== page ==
That’s why sport for development is built into many of ChildFund's programs. We worked with World Rugby, for example, to develop and implement our innovative sport for development program ChildFund Rugby. The program integrates rugby and life skills curricula to help young people from vulnerable communities in Southeast Asia and Oceania overcome challenges, inspire positive social change and take active leadership roles within their communities. This is especially important for girls, who often don’t have the same opportunities in sports or in leadership, and for children with disabilities – children like Mai.

Mai lives with her grandparents in a small town in the remote northern district of Tan Lac, Vietnam. She has a hearing impairment, and it’s often difficult for her to make friends.

“In the past, Mai was often lonely,” her grandmother says. “At school, she often sat alone during breaks because she could not hear what her friends were talking about.”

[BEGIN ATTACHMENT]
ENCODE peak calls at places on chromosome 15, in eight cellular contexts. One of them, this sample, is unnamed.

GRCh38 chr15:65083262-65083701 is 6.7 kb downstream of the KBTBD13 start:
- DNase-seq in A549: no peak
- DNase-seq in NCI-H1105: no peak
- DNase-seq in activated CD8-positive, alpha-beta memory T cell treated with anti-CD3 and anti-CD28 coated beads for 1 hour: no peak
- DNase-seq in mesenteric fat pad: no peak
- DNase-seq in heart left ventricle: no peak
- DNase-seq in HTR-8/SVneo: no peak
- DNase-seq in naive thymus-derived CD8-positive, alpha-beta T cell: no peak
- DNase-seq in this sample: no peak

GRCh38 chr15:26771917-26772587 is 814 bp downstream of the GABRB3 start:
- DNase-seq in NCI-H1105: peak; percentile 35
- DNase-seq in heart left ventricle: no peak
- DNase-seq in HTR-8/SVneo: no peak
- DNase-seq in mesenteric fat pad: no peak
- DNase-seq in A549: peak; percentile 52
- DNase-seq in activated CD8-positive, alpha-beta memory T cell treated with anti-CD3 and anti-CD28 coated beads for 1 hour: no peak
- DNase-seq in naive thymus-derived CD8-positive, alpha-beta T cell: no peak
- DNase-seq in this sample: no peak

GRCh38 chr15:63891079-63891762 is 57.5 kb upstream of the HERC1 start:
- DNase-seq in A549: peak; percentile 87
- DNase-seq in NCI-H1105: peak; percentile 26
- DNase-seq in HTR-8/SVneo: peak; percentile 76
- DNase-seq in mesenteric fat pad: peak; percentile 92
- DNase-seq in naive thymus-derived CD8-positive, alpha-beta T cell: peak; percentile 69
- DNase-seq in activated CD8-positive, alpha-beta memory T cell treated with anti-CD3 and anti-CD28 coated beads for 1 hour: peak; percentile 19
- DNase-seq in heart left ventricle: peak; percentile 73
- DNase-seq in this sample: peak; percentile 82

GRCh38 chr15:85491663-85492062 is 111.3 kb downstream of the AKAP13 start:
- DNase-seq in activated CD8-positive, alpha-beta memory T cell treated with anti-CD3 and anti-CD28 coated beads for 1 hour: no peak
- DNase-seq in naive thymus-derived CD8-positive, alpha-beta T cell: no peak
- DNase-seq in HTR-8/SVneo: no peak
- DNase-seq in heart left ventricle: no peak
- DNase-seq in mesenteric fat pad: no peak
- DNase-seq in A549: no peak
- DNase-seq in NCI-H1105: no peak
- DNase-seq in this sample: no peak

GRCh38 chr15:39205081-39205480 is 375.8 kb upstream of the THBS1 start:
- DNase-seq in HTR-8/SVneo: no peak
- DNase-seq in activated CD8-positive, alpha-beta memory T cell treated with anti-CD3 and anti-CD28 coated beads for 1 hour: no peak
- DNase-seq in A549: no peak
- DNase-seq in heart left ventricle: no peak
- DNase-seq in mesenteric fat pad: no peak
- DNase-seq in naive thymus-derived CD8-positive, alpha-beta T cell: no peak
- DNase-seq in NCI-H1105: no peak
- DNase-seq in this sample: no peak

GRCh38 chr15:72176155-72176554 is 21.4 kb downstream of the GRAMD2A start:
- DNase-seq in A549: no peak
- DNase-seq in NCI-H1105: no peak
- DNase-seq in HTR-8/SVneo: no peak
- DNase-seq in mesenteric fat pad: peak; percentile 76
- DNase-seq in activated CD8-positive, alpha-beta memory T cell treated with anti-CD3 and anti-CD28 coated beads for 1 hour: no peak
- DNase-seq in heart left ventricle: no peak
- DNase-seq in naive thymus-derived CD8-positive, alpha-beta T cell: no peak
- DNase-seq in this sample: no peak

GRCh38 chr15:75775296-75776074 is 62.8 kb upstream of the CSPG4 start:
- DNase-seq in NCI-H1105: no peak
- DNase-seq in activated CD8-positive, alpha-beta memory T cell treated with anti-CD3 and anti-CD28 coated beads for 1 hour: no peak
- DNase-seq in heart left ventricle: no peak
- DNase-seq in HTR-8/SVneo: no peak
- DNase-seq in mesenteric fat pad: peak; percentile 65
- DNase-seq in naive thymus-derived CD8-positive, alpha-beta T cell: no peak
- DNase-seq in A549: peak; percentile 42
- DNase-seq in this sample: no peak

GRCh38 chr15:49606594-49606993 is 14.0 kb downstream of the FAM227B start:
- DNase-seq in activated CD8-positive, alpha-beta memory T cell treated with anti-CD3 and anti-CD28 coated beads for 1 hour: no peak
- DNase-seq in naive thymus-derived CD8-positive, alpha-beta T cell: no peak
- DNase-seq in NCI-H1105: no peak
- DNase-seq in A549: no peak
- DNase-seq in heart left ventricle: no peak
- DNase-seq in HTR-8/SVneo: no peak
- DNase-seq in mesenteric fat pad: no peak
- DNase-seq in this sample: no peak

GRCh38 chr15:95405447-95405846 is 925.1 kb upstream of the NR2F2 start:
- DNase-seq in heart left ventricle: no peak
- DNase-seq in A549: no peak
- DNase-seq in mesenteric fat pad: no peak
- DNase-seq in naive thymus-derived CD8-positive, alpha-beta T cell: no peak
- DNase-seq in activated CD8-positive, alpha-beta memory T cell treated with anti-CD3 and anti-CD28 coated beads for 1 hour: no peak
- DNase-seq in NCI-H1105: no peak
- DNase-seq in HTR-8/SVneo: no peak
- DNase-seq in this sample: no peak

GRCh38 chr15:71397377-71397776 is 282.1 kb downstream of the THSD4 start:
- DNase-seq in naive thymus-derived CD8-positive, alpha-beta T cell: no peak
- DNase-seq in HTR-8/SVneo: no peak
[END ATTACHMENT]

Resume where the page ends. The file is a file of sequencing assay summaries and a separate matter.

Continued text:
When Mai was invited by a ChildFund Rugby coach to join the local tag rugby team, her family was hesitant. “We had never seen a child who has a disability in our community participate in any kind of team activity,” her grandmother says.

But since Mai joined the program, her teammates have provided her with an unparalleled level of support. It wasn’t easy at first: She learned more slowly than her teammates, and some of the players did not want to let Mai play on their team. It was a great opportunity for the coaches to teach all the children about the importance of inclusion. 

Fast forward 12 months, to the end-of-season tournament, and Mai was actively playing in matches and showing a huge enthusiasm for the game. Her ChildFund Rugby coach says she is much more confident in her abilities. And her teammates now value Mai as a member of their team, treating her truly as their equal and friend.